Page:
"I'm too nervous and taken off guard by my reaction to him to resist when he turns me gently, until my back is to the door and his face is mere inches above mine."

Language

"Christ!" "arse," "bloody," "hell."

Consumerism
Drinking, Drugs & Smoking

Drunken revelry occurs among teen and younger boys.

What parents need to know

Parents need to know that Unhooked, by Lisa Maxwell, is a dark twist on the Peter Pan story starring 17-year-old Gwen in Neverland, but it's but not the familiar place of childhood tales. Here, both the "Peter Pan" and "Captain Hook" characters are crazy-attractive teen boys who survive by consuming the life force of their victims; violent deaths are plentiful, by suicide, stabbing, hacking, slashing, devouring, and magic, as are vivid descriptions of the gore. Literally and psychologically, the ground is constantly shifting under protagonist/narrator Gwen's feet as she tries to save herself and her best friend, while trying to decide which of the two charming, murderous boys is less likely to betray her. Some language ("arse," "bloody," "hell," "Christ!") shouldn't be problematical to most high-school-age readers, but this version of the Peter Pan myth may be too dark for some.

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What's the story?

All her life, 17-year-old Gwen has been uprooted every time her artist mom becomes convinced they're being pursued by monsters. When the latest episode lands them in a spooky old house in London, her only comfort is that her best friend, Olivia, is staying for a couple of weeks. But on the first night in the new house, both girls are abducted by terrifying beings to different parts of a strange, magical world. It's Neverland, but not one that J.M. Barrie or Walt Disney would recognize. Struggling with hallucinations and forgetfulness, Gwen soon realizes that her mom's fears were all too well founded, and tries to figure out who, if anyone, in this threatening, violent world, she can trust to help her and Olivia get home. Especially since both the "Peter Pan" and "Captain Hook" figures are charming, murderous, and full of secrets.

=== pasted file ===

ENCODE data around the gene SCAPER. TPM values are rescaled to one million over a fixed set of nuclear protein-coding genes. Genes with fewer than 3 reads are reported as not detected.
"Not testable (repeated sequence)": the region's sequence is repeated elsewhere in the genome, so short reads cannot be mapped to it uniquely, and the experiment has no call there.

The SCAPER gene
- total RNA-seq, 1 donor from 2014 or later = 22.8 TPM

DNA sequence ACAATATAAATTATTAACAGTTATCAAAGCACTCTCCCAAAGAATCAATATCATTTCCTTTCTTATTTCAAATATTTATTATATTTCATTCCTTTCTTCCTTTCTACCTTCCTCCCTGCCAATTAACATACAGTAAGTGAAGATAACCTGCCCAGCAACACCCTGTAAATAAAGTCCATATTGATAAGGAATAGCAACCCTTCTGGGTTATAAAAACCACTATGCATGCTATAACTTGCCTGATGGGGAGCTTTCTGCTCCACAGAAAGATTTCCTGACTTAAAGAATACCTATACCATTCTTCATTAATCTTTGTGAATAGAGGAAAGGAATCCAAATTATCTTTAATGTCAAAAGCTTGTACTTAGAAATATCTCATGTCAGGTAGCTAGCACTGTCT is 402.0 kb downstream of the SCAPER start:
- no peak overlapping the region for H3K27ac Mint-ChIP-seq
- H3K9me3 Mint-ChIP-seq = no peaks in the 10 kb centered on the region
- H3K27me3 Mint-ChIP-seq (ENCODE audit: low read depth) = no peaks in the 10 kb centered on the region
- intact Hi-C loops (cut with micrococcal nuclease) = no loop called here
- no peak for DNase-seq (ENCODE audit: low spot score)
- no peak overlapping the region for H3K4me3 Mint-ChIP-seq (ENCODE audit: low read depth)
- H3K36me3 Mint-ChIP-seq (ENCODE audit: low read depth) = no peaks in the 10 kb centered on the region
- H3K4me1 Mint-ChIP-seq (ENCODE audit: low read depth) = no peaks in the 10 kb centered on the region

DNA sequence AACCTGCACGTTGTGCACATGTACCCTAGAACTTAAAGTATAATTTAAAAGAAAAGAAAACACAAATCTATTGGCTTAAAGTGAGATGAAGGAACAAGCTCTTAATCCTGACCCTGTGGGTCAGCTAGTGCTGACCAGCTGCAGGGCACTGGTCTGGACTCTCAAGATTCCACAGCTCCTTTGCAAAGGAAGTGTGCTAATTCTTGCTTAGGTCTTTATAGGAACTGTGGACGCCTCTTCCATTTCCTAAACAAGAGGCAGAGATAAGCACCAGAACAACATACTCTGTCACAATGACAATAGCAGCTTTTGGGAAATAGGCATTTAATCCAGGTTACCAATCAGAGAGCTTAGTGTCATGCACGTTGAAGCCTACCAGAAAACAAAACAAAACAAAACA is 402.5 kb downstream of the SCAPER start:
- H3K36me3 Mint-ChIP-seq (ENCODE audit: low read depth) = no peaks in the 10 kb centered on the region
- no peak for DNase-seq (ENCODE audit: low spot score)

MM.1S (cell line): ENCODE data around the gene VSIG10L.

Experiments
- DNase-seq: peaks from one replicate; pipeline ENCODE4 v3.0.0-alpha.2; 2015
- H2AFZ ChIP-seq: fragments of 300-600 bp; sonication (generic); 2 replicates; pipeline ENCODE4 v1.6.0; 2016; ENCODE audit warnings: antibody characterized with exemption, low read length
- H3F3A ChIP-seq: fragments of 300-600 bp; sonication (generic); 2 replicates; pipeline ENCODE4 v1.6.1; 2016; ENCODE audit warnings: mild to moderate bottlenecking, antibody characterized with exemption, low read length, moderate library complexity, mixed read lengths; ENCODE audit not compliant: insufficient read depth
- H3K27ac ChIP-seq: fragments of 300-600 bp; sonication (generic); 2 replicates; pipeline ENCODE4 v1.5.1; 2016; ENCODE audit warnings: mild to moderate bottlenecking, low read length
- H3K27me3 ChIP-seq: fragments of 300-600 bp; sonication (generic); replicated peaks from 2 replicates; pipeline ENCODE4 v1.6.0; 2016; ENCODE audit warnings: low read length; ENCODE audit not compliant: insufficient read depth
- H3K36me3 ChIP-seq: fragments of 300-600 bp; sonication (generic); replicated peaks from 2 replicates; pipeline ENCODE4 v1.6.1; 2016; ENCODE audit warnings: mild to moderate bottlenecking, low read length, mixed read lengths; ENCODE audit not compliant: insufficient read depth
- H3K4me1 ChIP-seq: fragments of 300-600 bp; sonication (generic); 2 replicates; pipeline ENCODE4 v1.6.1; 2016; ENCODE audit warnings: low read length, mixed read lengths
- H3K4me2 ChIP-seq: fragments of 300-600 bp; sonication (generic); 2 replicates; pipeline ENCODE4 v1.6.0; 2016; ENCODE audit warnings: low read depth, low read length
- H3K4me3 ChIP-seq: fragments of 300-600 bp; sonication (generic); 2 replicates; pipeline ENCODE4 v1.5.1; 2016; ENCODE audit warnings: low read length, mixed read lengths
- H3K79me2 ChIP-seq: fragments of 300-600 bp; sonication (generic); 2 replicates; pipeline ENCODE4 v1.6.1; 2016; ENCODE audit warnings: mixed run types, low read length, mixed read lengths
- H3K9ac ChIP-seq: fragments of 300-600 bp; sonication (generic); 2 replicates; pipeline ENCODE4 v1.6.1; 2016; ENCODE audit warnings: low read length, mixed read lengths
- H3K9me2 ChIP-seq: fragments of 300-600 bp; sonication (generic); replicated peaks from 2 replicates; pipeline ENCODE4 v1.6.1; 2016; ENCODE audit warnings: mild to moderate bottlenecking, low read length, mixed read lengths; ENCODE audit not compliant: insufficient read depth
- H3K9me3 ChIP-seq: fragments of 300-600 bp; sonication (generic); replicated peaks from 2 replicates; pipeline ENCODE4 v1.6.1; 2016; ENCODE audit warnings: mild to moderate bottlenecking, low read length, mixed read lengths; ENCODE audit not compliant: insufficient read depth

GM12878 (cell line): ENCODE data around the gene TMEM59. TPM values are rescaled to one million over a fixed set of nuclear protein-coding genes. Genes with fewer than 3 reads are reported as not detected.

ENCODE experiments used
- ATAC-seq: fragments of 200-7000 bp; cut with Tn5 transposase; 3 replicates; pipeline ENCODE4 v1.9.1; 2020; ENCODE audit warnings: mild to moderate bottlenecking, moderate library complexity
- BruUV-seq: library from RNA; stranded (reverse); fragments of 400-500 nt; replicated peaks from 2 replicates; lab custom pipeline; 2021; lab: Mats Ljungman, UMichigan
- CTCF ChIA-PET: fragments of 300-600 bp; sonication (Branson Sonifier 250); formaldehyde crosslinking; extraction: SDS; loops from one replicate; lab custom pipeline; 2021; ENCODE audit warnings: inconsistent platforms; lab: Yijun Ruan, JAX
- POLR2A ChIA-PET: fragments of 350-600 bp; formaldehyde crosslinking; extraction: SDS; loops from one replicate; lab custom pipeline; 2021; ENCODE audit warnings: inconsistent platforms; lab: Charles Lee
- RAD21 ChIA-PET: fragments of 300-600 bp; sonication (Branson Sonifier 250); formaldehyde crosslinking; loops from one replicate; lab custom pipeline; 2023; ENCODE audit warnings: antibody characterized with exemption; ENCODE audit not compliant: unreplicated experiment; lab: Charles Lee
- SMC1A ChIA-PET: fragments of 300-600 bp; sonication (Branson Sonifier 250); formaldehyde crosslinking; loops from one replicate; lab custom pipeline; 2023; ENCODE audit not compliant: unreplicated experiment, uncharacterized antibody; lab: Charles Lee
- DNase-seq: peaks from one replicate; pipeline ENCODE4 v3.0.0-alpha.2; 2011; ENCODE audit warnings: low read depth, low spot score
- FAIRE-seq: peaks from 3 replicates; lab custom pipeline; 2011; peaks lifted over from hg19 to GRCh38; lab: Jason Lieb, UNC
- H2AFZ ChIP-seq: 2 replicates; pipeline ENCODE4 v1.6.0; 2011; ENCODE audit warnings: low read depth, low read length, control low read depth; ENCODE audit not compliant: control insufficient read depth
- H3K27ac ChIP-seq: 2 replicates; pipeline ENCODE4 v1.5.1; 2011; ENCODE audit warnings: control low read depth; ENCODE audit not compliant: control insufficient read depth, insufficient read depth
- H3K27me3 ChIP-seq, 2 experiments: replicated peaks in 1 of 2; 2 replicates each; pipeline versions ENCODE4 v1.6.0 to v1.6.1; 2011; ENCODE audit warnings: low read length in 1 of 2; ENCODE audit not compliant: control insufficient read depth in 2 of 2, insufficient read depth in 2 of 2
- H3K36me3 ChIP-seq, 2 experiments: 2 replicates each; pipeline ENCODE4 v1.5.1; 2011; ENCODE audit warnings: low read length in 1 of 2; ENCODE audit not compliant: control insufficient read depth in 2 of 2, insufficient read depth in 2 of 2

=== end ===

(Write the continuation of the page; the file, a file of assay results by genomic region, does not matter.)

Is it any good?

Lisa Maxwell offers an intriguing premise in her violent, magic-drenched version of Neverland, which quickly comes UNHOOKED from the original as teen heroine Gwen struggles against evil forces. The first-person, present-tense narrative will grab many readers, especially those who like their romantic tales on the dark side. But heads up: There's a lot of gore, and much dwelling on the details, as the body count rises; some scenes find hero and heroine slogging through piles of corpses.

Some will find the cosmology and world-building a bit uneven, as critical facts and characters sometimes get superficial treatment, while others will love Gwen's courage and determination to do right, despite magical forces and swoon-worthy but murderous boys..

Talk to your kids about ...

  • Families can talk about the Peter Pan story -- why do you think people keep going back to it and making up their own versions? What do you learn by comparing some of the variations?

  • Why do you think tales of changelings -- children taken from one world to another, while a child from the other world takes their place -- have been so popular over the centuries? What other examples do you know?

  • Pick one of your favorite childhood stories and write your own version with the same world and characters.